41:1042(82)AR - - Commerce, Patent and Trademark Office and Patent Office Professional Association - - 1991 FLRAdec AR - - v41 p1042



[ v41 p1042 ]
41:1042(82)AR
The decision of the Authority follows:


41 FLRA No. 82

FEDERAL LABOR RELATIONS AUTHORITY

WASHINGTON, D.C.

U.S. DEPARTMENT OF COMMERCE

PATENT AND TRADEMARK OFFICE

(Agency)

and

PATENT OFFICE PROFESSIONAL ASSOCIATION

(Union)

O-AR-2068

DECISION

July 31, 1991

Before Chairman McKee and Members Talkin and Armendariz.

I. Statement of the Case

This matter is before the Authority on exceptions to a clarified award of Arbitrator Richard I. Bloch.

In his original award, the Arbitrator concluded that the Agency violated Article 19 of the parties' collective bargaining agreement when it issued a revised performance appraisal plan for patent examiners. As a remedy, he ordered the Agency to make whole those employees who suffered losses as a result of the violation. The Arbitrator also ordered the Agency "to negotiate those aspects of the 1986 Performance Appraisal Plans found to have been negotiable . . . ." Original Award at 21. The Agency filed exceptions to the award under section 7122(a) of the Federal Service Labor-Management Relations Statute (the Statute) and part 2425 of the Authority's Rules and Regulations. The Union filed an opposition to the Agency's exceptions.

In U.S. Department of Commerce, Patent and Trademark Office and Patent Office Professional Association, 34 FLRA 992 (1990) (Patent and Trademark Office), we remanded the award to the parties to have them obtain a clarification of the award from the Arbitrator because we concluded that the award was ambiguous as to which employees or what period of time the remedy was to apply.

In the clarified award, the Arbitrator stated that the make whole remedy applied to employees who suffered monetary losses from "the date of issuance of the revised Performance Appraisal [Plan] to the date the [Authority's] decision on negotiability was [issued]." Clarified Award at 4. The Union filed exceptions to the clarified award. The Agency filed an opposition to the Union's exceptions.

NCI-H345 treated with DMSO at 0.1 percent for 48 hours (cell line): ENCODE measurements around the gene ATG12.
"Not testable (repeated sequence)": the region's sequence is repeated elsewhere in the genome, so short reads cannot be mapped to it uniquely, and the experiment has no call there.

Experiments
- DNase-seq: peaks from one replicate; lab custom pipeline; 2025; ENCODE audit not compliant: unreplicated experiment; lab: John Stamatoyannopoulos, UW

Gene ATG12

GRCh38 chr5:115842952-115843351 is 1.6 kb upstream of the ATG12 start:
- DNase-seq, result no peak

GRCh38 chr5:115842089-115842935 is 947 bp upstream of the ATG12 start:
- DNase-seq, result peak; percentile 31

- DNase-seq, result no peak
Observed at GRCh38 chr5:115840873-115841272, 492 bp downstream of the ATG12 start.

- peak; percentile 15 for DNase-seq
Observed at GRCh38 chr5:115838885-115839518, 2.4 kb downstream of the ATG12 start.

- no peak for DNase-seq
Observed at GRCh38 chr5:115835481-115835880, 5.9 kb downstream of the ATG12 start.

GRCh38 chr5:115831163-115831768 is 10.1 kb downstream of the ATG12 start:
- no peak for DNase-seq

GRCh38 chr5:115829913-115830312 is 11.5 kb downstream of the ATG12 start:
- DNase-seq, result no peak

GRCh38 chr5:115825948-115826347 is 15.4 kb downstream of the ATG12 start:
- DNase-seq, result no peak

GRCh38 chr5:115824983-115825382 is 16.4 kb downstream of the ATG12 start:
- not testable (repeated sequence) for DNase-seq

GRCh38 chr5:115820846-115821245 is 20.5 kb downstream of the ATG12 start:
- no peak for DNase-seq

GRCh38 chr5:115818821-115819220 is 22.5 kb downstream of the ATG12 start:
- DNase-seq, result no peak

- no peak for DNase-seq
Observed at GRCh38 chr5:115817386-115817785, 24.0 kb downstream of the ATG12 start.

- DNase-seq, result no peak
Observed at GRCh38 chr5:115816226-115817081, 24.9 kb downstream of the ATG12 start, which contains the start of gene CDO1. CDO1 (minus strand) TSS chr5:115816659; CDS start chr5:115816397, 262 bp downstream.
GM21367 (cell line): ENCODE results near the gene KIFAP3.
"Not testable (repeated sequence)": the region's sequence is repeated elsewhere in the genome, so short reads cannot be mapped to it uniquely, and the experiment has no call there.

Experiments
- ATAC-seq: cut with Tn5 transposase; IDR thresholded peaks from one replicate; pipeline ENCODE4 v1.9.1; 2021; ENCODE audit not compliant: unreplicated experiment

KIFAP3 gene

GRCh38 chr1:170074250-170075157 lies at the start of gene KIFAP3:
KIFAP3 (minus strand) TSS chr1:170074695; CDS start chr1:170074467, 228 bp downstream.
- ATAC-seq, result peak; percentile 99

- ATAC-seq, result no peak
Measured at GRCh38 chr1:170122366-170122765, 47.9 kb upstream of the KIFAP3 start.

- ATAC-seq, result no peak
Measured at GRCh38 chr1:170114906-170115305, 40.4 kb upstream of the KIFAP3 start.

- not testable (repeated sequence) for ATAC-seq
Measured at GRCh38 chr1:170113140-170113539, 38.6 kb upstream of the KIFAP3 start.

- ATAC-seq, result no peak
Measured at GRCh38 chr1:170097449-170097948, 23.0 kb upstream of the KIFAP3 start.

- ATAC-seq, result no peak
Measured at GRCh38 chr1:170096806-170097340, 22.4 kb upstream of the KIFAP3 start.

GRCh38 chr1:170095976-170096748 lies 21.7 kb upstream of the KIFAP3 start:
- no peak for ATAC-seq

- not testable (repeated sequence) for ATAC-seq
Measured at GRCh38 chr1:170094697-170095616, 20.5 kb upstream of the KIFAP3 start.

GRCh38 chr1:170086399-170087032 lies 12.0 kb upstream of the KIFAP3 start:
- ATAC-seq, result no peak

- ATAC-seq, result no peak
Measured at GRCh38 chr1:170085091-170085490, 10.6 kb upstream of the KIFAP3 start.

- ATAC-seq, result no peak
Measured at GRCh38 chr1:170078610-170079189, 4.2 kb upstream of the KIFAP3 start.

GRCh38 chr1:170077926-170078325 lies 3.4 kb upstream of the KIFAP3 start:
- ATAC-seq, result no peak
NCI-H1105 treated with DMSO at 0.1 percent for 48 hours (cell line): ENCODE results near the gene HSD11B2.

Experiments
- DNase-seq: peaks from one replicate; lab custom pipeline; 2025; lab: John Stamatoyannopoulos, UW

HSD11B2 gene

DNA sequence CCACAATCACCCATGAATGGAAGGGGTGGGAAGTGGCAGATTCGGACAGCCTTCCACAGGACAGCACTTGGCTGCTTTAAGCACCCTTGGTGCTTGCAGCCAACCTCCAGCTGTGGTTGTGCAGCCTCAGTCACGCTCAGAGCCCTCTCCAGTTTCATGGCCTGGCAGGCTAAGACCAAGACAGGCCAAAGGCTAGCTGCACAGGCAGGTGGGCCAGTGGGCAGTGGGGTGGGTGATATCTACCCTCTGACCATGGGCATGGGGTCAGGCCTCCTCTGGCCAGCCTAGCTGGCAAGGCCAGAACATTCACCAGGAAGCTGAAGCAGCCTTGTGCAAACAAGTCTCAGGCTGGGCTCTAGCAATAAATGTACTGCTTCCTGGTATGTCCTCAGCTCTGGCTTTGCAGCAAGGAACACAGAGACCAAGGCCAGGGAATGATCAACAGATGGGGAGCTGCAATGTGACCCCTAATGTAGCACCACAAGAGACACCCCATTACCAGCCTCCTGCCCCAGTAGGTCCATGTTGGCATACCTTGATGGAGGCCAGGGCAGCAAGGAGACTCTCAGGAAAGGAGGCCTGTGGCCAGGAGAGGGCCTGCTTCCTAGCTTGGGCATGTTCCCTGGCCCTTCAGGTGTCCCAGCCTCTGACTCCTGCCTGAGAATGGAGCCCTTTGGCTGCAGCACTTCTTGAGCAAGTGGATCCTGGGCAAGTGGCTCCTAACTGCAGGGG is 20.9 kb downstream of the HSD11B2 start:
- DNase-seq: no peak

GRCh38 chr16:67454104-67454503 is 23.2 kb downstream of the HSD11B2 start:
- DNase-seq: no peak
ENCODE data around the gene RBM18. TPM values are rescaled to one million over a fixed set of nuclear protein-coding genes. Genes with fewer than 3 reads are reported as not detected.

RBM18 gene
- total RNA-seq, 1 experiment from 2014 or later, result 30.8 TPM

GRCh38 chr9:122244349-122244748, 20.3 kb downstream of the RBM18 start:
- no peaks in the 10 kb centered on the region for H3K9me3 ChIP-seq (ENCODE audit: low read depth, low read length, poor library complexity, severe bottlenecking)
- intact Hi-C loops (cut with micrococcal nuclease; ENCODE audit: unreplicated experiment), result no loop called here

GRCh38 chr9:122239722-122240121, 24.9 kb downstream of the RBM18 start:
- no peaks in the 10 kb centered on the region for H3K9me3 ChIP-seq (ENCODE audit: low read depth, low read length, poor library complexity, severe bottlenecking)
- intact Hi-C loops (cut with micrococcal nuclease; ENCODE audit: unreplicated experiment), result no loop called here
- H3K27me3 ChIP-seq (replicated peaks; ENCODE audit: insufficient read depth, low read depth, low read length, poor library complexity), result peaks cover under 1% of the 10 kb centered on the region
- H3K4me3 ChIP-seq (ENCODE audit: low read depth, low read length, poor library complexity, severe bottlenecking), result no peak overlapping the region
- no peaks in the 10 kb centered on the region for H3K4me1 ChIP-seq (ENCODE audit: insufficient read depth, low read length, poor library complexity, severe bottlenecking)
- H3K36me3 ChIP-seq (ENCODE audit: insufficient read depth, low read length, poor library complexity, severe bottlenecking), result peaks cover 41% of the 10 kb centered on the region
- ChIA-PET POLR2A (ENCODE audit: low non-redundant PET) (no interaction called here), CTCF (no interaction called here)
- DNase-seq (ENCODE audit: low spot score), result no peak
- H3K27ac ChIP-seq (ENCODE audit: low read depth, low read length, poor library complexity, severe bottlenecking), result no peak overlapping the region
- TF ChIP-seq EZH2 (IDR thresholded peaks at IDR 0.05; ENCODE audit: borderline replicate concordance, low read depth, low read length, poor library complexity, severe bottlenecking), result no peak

For the following reasons, we conclude that the Union's exceptions provide no basis for finding the clarified award deficient. Accordingly, we will deny the exceptions.

II. Background

Article 19 of the parties' collective bargaining agreement was imposed on the parties in a May 1986, interest arbitration award. Article 19 required, among other things, that the status quo in performance appraisal matters be maintained until the Authority decided the negotiability of Union proposals then pending before the Authority. On October 1, 1986, the Agency implemented a revised performance appraisal plan for patent examiners and the Union filed a grievance contesting the implementation of the revised plan. The grievance was submitted to arbitration.

III. Arbitrator's Original Award

The Arbitrator concluded that the Agency violated Article 19 of the parties' collective bargaining agreement when it issued the revised performance appraisal plan. The Arbitrator rejected the Union's request for a status quo ante remedy, however. In this regard, the Arbitrator noted that the Authority's negotiability decisions involving the disputed matter, Patent Office Professional Association and Patent and Trademark Office, Department of Commerce, 25 FLRA 384 (1987) (POPA I), aff'd mem. sub nom. Patent Office Professional Association v. FLRA, No. 87-1135 (D.C. Cir. Mar. 30, 1988) (per curiam) and Patent Office Professional Association and Patent and Trademark Office, Department of Commerce, 29 FLRA 1389 (1987) (POPA II), aff'd sub nom. Patent Office Professional Association v. FLRA, 873 F.2d 1485 (D.C. Cir. 1989), issued after implementation of the revised plan. The Arbitrator concluded that "[t]hese decisions . . . have provided substantial guidance to the parties with respect to the areas over which the parties must negotiate, and the process of returning to the bargaining table on those points is specifically contemplated by Article 19." Original Award at 20. In his award, the Arbitrator ordered the Agency to make "whole those employees who actually suffered losses as a result of the change in the [performance appraisal] rating system." Id.

IV. Authority's Decision in 34 FLRA 992

In its exceptions to the original award, the Agency did not object to the portion of the award requiring the Agency to make whole employees who suffered monetary losses between October 1, 1986 and February 2, 1987, the date of the Authority's decision in POPA I. The Agency claimed, however, that the award was deficient to the extent it required the Agency to "'make whole employees without regard to whether the proposals found negotiable by the [Authority] and bargaining by the union on those proposals would have rendered a different result.'" Patent and Trademark Office, 34 FLRA at 998 (quoting Agency's Exceptions at 4). The Union claimed, in response, that the award required that the Agency make whole all employees who sustained losses from October 1, 1986, until the Agency had fulfilled its bargaining obligations under Article 19.